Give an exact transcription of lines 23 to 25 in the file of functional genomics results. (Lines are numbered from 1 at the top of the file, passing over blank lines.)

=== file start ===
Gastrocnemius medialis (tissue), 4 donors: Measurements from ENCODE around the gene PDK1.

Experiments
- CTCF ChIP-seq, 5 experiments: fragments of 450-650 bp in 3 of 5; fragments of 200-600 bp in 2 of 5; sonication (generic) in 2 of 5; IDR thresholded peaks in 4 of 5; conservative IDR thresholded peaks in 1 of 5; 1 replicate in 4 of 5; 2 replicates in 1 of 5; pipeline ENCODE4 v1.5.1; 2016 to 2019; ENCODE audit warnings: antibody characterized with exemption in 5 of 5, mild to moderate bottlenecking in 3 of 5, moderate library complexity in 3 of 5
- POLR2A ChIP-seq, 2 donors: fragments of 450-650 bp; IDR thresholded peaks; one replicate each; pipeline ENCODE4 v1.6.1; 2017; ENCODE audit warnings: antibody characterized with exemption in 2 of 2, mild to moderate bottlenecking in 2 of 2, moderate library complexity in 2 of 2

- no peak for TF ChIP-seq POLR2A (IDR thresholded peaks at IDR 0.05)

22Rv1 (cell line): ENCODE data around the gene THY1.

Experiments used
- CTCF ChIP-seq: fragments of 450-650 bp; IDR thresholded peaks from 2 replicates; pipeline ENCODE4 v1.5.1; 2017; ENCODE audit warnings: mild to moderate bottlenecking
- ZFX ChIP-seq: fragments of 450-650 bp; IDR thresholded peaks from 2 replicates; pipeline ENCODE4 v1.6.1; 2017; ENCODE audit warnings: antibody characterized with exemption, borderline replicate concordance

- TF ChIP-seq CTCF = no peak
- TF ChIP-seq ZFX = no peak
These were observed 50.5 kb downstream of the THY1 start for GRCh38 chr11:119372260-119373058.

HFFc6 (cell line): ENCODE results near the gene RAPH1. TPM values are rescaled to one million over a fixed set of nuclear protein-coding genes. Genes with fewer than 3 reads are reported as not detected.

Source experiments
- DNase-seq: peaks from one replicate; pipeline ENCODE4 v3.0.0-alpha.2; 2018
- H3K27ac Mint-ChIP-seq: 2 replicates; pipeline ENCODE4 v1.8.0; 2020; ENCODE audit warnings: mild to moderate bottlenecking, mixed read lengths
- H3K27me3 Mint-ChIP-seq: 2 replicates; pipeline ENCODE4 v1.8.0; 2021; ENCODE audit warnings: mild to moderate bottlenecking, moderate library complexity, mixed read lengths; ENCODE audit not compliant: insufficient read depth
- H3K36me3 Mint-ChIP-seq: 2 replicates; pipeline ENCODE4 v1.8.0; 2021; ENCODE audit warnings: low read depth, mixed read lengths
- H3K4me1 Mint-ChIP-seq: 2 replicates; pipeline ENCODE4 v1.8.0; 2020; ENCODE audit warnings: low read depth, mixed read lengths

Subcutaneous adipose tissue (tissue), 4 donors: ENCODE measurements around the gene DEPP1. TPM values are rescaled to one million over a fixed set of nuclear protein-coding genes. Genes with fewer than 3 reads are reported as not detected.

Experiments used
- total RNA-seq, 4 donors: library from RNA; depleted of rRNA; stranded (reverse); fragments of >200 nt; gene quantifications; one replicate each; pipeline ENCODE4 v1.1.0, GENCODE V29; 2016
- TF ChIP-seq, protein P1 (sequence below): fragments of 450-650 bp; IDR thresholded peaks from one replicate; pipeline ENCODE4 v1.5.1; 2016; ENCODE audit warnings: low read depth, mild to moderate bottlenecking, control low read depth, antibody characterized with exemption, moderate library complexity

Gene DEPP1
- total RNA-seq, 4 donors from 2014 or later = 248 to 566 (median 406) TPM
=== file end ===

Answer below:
- TF ChIP-seq, protein P1 (sequence below): fragments of 450-650 bp; IDR thresholded peaks from one replicate; pipeline ENCODE4 v1.5.1; 2016; ENCODE audit warnings: low read depth, mild to moderate bottlenecking, control low read depth, antibody characterized with exemption, moderate library complexity

Gene DEPP1
- total RNA-seq, 4 donors from 2014 or later = 248 to 566 (median 406) TPM